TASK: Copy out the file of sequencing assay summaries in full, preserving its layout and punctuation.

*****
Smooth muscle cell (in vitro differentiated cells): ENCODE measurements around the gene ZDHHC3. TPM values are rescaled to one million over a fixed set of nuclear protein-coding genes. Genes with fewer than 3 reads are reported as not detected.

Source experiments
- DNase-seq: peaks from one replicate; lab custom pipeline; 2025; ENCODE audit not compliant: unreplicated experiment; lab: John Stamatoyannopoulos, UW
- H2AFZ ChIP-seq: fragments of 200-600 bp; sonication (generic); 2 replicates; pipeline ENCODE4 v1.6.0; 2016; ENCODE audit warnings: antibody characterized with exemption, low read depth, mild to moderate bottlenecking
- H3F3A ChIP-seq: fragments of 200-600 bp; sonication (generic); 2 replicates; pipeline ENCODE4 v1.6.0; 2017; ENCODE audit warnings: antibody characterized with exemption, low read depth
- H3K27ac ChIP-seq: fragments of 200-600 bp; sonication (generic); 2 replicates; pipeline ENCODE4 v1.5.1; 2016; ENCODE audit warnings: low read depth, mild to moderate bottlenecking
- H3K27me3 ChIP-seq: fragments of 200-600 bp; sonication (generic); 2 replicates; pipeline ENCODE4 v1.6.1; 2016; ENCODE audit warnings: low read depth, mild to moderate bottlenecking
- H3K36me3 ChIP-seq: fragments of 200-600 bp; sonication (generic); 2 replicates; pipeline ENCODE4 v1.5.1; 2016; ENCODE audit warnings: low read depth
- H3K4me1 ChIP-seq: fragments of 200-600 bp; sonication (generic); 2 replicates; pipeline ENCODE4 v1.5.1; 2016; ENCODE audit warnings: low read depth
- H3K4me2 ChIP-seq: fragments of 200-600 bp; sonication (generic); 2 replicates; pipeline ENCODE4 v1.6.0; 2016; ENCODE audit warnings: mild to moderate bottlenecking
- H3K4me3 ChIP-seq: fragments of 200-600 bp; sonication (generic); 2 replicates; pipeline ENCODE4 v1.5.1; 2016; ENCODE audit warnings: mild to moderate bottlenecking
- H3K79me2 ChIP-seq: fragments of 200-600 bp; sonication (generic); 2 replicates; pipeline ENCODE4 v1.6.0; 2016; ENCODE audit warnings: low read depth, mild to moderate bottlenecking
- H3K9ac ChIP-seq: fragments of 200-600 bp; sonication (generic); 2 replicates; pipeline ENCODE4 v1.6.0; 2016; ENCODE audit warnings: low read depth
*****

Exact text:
Smooth muscle cell (in vitro differentiated cells): ENCODE measurements around the gene ZDHHC3. TPM values are rescaled to one million over a fixed set of nuclear protein-coding genes. Genes with fewer than 3 reads are reported as not detected.

Source experiments
- DNase-seq: peaks from one replicate; lab custom pipeline; 2025; ENCODE audit not compliant: unreplicated experiment; lab: John Stamatoyannopoulos, UW
- H2AFZ ChIP-seq: fragments of 200-600 bp; sonication (generic); 2 replicates; pipeline ENCODE4 v1.6.0; 2016; ENCODE audit warnings: antibody characterized with exemption, low read depth, mild to moderate bottlenecking
- H3F3A ChIP-seq: fragments of 200-600 bp; sonication (generic); 2 replicates; pipeline ENCODE4 v1.6.0; 2017; ENCODE audit warnings: antibody characterized with exemption, low read depth
- H3K27ac ChIP-seq: fragments of 200-600 bp; sonication (generic); 2 replicates; pipeline ENCODE4 v1.5.1; 2016; ENCODE audit warnings: low read depth, mild to moderate bottlenecking
- H3K27me3 ChIP-seq: fragments of 200-600 bp; sonication (generic); 2 replicates; pipeline ENCODE4 v1.6.1; 2016; ENCODE audit warnings: low read depth, mild to moderate bottlenecking
- H3K36me3 ChIP-seq: fragments of 200-600 bp; sonication (generic); 2 replicates; pipeline ENCODE4 v1.5.1; 2016; ENCODE audit warnings: low read depth
- H3K4me1 ChIP-seq: fragments of 200-600 bp; sonication (generic); 2 replicates; pipeline ENCODE4 v1.5.1; 2016; ENCODE audit warnings: low read depth
- H3K4me2 ChIP-seq: fragments of 200-600 bp; sonication (generic); 2 replicates; pipeline ENCODE4 v1.6.0; 2016; ENCODE audit warnings: mild to moderate bottlenecking
- H3K4me3 ChIP-seq: fragments of 200-600 bp; sonication (generic); 2 replicates; pipeline ENCODE4 v1.5.1; 2016; ENCODE audit warnings: mild to moderate bottlenecking
- H3K79me2 ChIP-seq: fragments of 200-600 bp; sonication (generic); 2 replicates; pipeline ENCODE4 v1.6.0; 2016; ENCODE audit warnings: low read depth, mild to moderate bottlenecking
- H3K9ac ChIP-seq: fragments of 200-600 bp; sonication (generic); 2 replicates; pipeline ENCODE4 v1.6.0; 2016; ENCODE audit warnings: low read depth